2nd over: England 17-0 (Wyatt 7, Beaumont 4) Wyatt, on the charge, slaps Megan Schutt over cover for the first boundary. It’s been a busy start from England, who get four bonus runs when a big inswinger from Schutt beats both Wyatt and the keeper Healy.
1st over: England 6-0 (Wyatt 1, Beaumont 3) Ellyse Perry’s first over is a bit of a mixed bag. There’s a leg-side wide to Wyatt, who is also beaten by a beauty outside off stump. Beaumont then drags a short ball towards mid-on, where the sprawling Vlaeminck does very well to save a couple of runs.
England have, as we suspected, made a change to their batting order: Tammy Beaumont will open with Danni Wyatt.
It’s a beautiful evening in Bristol. The players are ready, the umpires are ready. Let us flay.
Amy Jones is listed to open for England, but she may drop down the order after a miserable time in the white-ball matches. She has made five runs in five innings, with four ducks, although she made a superb 64 on Test debut before this IT20 series.
The young bowling allrounder Mady Villiers makes her England debut, while Australia bring in the fast bowler Tayla Vlaeminck.
England Jones (wk), Wyatt, Beaumont, Knight (c), Sciver, Winfield, Brunt, Shrubsole, de Villiers, Ecclestone, Cross.
Australia Healy (wk), Mooney, Lanning (c), Perry, Gardner, Haynes, Jonassen, Wareham, Kimmince, Schutt, Vlaeminck.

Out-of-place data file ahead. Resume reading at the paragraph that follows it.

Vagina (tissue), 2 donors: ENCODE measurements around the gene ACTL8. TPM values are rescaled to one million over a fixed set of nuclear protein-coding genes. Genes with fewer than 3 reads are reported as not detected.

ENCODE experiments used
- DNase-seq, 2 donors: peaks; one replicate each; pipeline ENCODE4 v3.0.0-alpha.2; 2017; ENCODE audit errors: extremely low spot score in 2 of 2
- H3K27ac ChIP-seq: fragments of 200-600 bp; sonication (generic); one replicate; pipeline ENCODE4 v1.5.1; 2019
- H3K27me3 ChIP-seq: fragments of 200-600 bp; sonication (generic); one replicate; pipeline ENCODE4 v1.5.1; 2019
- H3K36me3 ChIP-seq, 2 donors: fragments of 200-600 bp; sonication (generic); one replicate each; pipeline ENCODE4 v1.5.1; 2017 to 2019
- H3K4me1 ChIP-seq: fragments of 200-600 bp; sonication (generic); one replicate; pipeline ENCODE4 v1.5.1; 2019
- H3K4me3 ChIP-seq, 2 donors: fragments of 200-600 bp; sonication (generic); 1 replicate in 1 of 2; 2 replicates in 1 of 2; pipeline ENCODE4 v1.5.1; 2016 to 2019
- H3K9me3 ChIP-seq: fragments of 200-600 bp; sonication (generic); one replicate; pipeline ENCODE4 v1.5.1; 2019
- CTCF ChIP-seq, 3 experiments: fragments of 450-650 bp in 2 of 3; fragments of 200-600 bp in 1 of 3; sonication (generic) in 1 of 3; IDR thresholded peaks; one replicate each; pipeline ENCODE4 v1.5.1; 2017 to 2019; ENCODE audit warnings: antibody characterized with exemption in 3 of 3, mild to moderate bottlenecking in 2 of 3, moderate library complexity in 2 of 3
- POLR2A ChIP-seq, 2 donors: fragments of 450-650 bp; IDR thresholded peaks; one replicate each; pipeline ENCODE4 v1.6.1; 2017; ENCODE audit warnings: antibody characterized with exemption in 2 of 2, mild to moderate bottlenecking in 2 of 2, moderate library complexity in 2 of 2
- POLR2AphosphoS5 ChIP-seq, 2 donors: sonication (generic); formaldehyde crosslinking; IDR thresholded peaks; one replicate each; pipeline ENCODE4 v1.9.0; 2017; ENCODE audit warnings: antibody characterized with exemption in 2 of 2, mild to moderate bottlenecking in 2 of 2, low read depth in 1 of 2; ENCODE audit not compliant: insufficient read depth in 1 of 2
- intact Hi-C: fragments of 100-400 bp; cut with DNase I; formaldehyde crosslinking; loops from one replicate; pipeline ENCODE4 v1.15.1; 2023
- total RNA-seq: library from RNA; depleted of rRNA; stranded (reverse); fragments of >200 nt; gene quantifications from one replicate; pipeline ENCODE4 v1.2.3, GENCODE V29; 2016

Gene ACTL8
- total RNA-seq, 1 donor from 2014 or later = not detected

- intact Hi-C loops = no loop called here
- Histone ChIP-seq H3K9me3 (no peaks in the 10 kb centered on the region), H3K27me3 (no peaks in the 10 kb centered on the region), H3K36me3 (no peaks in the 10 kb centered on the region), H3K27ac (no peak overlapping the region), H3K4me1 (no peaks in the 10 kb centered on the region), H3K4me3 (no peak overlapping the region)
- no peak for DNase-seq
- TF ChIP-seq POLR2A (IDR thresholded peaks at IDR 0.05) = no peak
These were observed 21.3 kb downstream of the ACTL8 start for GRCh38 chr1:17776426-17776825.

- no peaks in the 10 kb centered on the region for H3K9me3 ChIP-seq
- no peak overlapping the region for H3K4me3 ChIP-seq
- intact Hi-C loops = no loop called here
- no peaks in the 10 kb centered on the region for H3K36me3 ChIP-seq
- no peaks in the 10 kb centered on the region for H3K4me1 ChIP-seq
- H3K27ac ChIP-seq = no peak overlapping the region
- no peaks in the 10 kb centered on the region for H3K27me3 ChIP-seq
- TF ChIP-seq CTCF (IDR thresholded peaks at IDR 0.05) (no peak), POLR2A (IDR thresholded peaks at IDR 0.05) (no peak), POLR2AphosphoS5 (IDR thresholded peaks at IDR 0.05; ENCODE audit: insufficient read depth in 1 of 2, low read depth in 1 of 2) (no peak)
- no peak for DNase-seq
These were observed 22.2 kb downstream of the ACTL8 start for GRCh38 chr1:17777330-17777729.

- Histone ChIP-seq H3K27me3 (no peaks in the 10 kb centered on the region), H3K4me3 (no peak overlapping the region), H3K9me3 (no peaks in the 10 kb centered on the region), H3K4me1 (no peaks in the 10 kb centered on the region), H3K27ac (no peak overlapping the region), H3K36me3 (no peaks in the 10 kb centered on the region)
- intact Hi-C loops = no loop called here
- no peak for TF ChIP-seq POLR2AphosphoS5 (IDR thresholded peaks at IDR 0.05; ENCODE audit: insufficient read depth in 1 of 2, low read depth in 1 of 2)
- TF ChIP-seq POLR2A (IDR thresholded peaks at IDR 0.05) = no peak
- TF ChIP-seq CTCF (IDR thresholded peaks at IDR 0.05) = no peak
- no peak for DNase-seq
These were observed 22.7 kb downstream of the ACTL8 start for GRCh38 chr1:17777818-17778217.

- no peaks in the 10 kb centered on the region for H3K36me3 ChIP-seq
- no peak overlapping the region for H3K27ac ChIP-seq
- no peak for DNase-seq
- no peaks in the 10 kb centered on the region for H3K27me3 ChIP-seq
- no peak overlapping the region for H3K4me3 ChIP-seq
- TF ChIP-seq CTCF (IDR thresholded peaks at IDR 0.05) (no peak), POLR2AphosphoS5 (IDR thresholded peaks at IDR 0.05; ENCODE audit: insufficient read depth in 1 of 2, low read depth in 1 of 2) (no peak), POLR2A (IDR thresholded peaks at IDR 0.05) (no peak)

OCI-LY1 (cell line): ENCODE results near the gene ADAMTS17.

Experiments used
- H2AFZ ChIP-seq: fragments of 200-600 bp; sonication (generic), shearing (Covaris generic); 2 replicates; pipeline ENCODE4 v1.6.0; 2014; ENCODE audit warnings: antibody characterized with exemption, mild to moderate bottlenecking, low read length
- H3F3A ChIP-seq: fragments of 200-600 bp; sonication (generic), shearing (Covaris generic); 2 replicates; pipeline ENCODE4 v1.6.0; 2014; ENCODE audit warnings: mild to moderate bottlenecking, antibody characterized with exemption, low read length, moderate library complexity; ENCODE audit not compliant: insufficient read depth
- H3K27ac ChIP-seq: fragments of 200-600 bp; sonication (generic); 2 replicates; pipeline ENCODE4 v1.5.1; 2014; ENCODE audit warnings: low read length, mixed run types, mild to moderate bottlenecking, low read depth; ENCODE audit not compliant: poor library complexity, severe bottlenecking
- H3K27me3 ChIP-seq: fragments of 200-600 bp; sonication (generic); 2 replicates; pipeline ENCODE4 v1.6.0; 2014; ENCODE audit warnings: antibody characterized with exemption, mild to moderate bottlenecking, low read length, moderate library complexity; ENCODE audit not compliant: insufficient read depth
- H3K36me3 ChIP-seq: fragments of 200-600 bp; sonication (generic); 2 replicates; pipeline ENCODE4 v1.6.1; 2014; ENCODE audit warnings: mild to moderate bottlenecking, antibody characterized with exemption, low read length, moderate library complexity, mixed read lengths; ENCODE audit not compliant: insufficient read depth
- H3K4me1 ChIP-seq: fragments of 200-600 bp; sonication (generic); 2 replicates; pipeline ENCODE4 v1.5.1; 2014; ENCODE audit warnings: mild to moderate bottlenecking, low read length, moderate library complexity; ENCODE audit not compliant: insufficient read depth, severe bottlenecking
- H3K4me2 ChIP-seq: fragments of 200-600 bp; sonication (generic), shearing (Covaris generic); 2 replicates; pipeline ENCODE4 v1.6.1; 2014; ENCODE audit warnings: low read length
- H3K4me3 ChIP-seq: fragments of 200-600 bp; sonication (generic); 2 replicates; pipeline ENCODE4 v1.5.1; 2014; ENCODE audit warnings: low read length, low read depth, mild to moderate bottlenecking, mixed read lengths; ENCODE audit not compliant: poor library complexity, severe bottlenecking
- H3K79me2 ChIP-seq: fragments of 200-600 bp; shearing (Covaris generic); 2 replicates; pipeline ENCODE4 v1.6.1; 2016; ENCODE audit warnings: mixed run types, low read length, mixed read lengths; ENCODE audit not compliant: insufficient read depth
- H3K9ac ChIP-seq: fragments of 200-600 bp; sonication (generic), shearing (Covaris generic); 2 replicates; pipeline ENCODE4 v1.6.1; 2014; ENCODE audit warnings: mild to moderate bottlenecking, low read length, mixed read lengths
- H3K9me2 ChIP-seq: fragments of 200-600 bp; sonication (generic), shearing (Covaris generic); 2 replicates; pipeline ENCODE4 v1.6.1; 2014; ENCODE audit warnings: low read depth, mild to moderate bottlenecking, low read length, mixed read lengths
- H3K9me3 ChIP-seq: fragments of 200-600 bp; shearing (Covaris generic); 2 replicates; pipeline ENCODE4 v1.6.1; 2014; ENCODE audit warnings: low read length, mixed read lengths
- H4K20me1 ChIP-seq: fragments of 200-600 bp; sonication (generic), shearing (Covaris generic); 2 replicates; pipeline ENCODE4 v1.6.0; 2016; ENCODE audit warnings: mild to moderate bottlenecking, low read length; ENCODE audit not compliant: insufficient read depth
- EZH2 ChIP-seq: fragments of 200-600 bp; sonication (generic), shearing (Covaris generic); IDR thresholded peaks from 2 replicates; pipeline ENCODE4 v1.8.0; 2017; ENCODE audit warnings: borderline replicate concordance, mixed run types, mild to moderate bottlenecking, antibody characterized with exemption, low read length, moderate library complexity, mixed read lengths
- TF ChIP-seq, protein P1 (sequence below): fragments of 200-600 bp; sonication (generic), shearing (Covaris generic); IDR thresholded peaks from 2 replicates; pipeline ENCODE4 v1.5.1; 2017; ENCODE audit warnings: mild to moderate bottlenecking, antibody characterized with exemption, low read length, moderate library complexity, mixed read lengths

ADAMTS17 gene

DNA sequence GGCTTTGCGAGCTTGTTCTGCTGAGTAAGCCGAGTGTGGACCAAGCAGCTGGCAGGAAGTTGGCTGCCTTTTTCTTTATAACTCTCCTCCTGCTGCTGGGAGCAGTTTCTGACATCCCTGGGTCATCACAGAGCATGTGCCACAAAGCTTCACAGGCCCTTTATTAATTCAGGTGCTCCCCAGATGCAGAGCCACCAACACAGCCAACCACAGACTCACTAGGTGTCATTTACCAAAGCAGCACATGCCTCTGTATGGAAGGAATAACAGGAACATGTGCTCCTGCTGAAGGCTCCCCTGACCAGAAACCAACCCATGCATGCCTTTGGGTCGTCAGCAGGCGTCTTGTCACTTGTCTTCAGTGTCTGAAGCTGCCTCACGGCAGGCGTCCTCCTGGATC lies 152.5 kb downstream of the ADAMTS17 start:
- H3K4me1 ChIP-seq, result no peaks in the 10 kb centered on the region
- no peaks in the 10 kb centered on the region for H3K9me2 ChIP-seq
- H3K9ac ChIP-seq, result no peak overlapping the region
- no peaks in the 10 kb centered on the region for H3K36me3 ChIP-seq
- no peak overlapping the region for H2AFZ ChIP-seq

Australia have won the toss and will bowl first
“We want to finish off on a high,” says Meg Lanning. “We need three hours of hard work tonight and we’re looking forward to it.”
Here’s Geoff Lemon on the great Meg Lanning, who has scored 388 runs against England in IT20s since she was last dismissed. And even that was a run out.
Good evening. The good news for England is that the torment is almost over. The bad news is that there isn’t enough Aloe Vera in the world to heal the scars caused by Australia’s pitiless excellence this summer. This has been a traumatic thrashing for England; the kind that, if you’re not careful, bleeds into the next Ashes series, and the next, and the next, until one day you start dining out on the fact you once beat Ellyse Perry’s outside edge.
A win tonight would give Australia a 14-2 series victory, which would be a record since the points system was introduced in 2013. (England won 12-4 that year.) England have avoided defeat only once, in the one-off Test match, and they were second best in that game as well.
Their Ashes horribilis has prompted the kind of soul-searching and domestic-structure-bemoaning this country does so readily. England can play better – there’s your daily insight, folks! – but they are still the second best team in the world. For mine, this Ashes has been more about Australia’s strengths than their weaknesses.
On reflection it was naive to think England had much of a chance. They are playing against the greatest team in women’s cricket history. But I doubt England will draw much succour from that.
The match begins at 6.30pm.